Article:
Messin’ with marriage

Fading Bride and Groom

Are marriages in Texas threatened?

Texas is now in the middle of a debate over the wording of a 2005 amendment to Article I of the Texas Constitution:

Sec. 32.  MARRIAGE. (a) Marriage in this state shall consist only of the union of one man and one woman.
(b)  This state or a political subdivision of this state may not create or recognize any legal status identical or similar to marriage.

The dispute starts with the phrase that forbids the creation of a legal status “identical or similar to marriage.” Democratic Attorney General candidate Barbara Radnofsky is so bold as to suggest that it would not be unreasonable to say that marriage is identical or similar to marriage. After the Fort Worth Star Telegraph reported the story, it was picked up by CBS, Politics Daily, and media outlets all over the US. Here we are again, in the national spotlight.

A representative of the incumbent Texas Attorney General cleverly replied: “The Texas Constitution and the marriage statute are entirely constitutional.” Apparently, the AG’s office thinks that simply asserting that the Constitution is constitutional (being identical or similar to the Constitution) resolves any dispute. Unfortunately, the AG’s office seems unaware that the point is that the Texas Constitution is now at best fuzzy on the subject of marriage.

A couple of Republicans seem to feel that they can win the debate over the wording here by drawing all kinds of linguistic and philosophical distinctions about the self and being identical. Do conservatives really want to turn the institution of marriage over to linguists and philosophers?  Engaging in this kind of intellectual tail-chasing is an admission that the amendment was poorly worded and created ambiguity.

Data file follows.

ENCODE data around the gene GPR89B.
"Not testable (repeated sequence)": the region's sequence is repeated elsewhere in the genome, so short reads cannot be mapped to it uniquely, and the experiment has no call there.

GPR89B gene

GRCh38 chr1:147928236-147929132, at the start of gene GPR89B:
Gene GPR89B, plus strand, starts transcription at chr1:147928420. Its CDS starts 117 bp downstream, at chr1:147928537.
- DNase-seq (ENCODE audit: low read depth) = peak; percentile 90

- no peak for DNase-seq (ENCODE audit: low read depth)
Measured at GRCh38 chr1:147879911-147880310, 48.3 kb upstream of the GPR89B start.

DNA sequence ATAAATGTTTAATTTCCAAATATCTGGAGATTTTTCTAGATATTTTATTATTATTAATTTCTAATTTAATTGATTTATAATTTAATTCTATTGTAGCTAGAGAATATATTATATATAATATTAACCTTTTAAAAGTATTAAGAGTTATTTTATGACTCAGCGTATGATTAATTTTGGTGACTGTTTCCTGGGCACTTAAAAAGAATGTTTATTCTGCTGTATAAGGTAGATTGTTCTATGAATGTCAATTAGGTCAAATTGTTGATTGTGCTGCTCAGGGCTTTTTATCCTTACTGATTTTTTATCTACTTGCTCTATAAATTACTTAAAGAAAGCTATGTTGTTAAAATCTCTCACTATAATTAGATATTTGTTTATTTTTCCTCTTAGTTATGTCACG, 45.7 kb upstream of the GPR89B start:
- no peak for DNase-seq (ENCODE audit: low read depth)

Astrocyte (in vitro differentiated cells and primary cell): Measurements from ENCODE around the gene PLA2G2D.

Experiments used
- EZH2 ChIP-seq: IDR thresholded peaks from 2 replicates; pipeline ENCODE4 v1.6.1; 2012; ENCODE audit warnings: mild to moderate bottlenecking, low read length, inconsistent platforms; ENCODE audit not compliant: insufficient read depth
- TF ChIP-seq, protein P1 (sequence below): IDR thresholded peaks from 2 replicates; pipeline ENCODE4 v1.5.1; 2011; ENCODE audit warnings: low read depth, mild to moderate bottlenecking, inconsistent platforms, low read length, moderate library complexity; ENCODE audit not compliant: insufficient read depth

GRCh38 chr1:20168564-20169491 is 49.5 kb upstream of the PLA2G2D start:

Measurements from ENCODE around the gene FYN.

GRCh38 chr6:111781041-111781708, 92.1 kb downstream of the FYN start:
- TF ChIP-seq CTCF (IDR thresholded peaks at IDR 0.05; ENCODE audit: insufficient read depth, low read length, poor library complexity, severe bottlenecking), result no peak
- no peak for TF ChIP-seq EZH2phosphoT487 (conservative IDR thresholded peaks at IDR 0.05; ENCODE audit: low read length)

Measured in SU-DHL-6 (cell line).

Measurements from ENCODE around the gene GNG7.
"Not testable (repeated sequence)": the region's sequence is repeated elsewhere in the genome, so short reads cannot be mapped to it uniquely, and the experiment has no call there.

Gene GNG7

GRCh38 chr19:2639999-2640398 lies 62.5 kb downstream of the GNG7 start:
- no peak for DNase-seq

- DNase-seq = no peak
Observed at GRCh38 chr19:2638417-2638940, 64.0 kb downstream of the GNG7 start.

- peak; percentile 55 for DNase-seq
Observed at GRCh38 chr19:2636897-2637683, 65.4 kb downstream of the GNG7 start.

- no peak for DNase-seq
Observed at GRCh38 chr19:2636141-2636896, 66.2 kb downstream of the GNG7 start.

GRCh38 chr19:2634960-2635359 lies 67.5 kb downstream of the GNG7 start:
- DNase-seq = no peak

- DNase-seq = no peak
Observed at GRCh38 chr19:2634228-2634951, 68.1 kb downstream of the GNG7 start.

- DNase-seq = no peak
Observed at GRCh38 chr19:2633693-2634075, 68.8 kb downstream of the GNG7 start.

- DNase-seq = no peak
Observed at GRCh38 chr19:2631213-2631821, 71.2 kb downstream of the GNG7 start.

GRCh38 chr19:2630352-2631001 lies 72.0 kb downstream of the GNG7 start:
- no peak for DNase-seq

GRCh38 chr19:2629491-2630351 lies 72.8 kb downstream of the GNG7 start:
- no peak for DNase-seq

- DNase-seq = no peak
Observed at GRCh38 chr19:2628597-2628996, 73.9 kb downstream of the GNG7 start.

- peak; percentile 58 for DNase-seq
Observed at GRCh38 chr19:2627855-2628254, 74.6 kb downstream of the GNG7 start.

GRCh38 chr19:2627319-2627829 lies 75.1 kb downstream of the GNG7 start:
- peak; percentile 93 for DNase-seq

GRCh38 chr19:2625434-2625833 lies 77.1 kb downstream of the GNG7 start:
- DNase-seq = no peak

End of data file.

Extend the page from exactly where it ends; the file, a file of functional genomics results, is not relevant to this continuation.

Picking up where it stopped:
ElvisThe Liberty Legal Institute (LLI) that helped draft the language is partly correct that this is a diversion on the issue of gay marriage and that this may have begun a word game in the Attorney General’s race. Texas marriages will likely be upheld. It’s also true that I’m regretting not reviewing wedding vows in front of an Elvis impersonator in Vegas last year. It’s a sad commentary when a Texan looks to a phony Elvis in on the Vegas strip for legitimacy in marriage.

The real issue here is that the system failed Texans.

Attorney General Greg Abbott is Radnofsky’s target here. However, many, many people took part in this process and you have to wonder why none of them could not come up with better language for our Constitution. Those words become pretty important when you put them in a constitution. Spell-checking isn’t enough.  Yes, Abbot is the state’s lawyer and he played a role in reviewing the language. However, the Legislature that approved the amendment is full of lawyers and other people pretending to be smart. Surely, someone there could have suggested better wording.

The effort failed conservatives who wanted to ban gay marriage by undermining that effort. Ironically, the groups and politicians who did such a miserable job will simply use this as an opportunity to raise more money. This is like a roofer blaming the rain for leaks in a new roof. Shoddy workmanship left a hole in the Texas Constitution that Radnofsky could drive a truck through. Don’t blame her for their mistake.

Once again Texas pays a price for a state constitution that tries to govern every detail of life in Texas. Amendments breed amendments and no leader in the state is brave enough to address the need for a new Texas Constitution. Amending the Constitution is a growth industry and the 2005 marriage amendment was Texas’ own stimulus package for special interests.


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